Bloniarz, Adam, Hanzhong Liu, Cun-Hui Zhang, Jasjeet Sekhon, and Bin Yu. 2015. “Lasso Adjustments of Treatment Effect Estimates in Randomized Experiments.” July 13, 2015. http://arxiv.org/abs/1507.03652.
Brodersen, Kay H., Fabian Gallusser, Jim Koehler, Nicolas Remy, and Steven L. Scott. 2015. “Inferring Causal Impact Using Bayesian Structural Time-Series Models.” The Annals of Applied Statistics 9 (1): 247–74. https://doi.org/10.1214/14-AOAS788.
Bühlmann, Peter. 2020. “Invariance, Causality and Robustness.” Statistical Science 35 (3): 404–26. https://doi.org/10.1214/19-STS721.
Chernozhukov, Victor, Denis Chetverikov, Mert Demirer, Esther Duflo, Christian Hansen, Whitney Newey, and James Robins. 2016. “Double/Debiased Machine Learning for Treatment and Causal Parameters.” July 29, 2016. http://arxiv.org/abs/1608.00060.
Chernozhukov, Victor, Christian Hansen, and Martin Spindler. 2015. “Valid Post-Selection and Post-Regularization Inference: An Elementary, General Approach.” Annual Review of Economics 7 (1): 649–88. https://doi.org/10.1146/annurev-economics-012315-015826.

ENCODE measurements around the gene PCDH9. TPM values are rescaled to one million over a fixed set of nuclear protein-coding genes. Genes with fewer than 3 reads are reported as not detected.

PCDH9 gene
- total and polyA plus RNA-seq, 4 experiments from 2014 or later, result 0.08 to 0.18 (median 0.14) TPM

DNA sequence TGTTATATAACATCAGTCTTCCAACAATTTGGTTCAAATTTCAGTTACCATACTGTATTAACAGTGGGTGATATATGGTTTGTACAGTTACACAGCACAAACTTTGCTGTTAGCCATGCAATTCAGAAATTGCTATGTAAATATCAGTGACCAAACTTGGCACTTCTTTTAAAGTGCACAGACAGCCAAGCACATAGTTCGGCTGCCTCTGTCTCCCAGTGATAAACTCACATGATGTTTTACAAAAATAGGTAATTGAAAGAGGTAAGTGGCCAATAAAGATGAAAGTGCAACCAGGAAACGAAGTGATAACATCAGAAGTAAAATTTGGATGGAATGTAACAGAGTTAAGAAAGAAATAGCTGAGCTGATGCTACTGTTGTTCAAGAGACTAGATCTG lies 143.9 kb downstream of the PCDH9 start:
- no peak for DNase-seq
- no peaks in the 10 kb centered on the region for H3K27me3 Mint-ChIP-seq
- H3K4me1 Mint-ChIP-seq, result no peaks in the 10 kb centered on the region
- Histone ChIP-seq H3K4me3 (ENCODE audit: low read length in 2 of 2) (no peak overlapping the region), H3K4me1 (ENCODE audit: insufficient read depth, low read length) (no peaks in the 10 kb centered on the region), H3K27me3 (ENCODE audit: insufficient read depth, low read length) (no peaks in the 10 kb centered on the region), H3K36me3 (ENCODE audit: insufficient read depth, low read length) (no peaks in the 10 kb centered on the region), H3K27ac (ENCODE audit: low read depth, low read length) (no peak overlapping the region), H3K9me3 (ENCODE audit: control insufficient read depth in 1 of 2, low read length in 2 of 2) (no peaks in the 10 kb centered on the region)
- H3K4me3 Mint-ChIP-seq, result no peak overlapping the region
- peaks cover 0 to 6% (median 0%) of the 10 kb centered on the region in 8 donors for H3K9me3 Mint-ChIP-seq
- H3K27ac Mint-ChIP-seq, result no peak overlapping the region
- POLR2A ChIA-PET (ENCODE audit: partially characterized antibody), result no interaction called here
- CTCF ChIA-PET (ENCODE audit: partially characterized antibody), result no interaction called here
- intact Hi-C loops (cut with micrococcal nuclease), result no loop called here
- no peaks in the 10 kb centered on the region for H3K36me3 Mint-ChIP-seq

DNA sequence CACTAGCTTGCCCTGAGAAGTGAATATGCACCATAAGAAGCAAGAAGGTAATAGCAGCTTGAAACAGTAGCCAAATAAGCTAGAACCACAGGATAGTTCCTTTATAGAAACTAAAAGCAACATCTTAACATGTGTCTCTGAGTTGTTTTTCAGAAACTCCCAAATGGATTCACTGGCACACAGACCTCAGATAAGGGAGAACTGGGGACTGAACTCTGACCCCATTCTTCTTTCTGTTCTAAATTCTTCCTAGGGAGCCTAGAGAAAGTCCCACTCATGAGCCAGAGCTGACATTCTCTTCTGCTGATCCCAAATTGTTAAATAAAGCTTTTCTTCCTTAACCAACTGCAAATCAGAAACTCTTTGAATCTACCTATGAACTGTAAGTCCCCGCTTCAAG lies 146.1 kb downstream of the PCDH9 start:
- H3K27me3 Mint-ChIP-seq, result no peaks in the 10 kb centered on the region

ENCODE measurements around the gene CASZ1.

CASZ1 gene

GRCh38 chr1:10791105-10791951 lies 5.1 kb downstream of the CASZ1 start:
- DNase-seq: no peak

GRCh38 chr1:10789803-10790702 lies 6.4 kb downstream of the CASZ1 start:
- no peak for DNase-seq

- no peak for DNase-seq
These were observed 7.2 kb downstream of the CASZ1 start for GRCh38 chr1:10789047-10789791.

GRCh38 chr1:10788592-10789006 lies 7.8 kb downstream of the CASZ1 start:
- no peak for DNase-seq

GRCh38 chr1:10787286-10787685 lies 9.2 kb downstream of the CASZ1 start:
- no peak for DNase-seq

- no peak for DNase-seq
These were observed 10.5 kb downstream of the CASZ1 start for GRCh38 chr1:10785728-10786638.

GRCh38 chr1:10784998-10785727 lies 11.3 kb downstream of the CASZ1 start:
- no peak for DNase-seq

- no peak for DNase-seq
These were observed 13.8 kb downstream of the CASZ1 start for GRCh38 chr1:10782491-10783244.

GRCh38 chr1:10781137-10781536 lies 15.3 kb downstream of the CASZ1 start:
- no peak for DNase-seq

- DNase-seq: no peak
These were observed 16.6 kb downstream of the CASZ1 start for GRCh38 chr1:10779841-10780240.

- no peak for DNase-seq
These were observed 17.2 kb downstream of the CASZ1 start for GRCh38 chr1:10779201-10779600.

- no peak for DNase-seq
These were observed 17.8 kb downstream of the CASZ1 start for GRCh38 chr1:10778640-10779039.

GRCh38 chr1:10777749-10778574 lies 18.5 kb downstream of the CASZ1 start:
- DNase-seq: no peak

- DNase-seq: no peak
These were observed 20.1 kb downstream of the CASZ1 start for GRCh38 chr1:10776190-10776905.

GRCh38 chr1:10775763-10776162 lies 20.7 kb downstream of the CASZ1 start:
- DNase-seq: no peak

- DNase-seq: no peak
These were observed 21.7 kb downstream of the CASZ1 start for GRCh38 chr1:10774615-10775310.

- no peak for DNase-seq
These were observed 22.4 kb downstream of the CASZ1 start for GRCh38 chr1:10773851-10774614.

Dahlhaus, Rainer, and Michael Eichler. 2003. “Causality and Graphical Models in Time Series Analysis.” Oxford Statistical Science Series, 115–37. http://galton.uchicago.edu/ eichler/hsss.pdf.
De Luna, Xavier, Ingeborg Waernbaum, and Thomas S. Richardson. 2011. “Covariate Selection for the Nonparametric Estimation of an Average Treatment Effect.” Biometrika, October, asr041. https://doi.org/10.1093/biomet/asr041.
Gelman, Andrew. 2010. “Causality and Statistical Learning.” American Journal of Sociology 117 (3): 955–66. https://doi.org/10.1086/662659.
Gelman, Andrew, and Xiao-Li Meng. 2004. Applied Bayesian Modeling and Causal Inference From Incomplete-Data Perspectives. John Wiley & Sons.
Gelman, Andrew, and Cosma Rohilla Shalizi. 2013. “Philosophy and the Practice of Bayesian Statistics.” British Journal of Mathematical and Statistical Psychology 66 (1): 8–38. https://doi.org/10.1111/j.2044-8317.2011.02037.x.
Greenland, Sander, and James M Robins. 2009. “Identifiability, Exchangeability and Confounding Revisited.” Epidemiologic Perspectives & Innovations : EP+I 6 (September): 4. https://doi.org/10.1186/1742-5573-6-4.
Heinze-Deml, Christina, Marloes H. Maathuis, and Nicolai Meinshausen. 2018. “Causal Structure Learning.” Annual Review of Statistics and Its Application 5 (1): 371–91. https://doi.org/10.1146/annurev-statistics-031017-100630.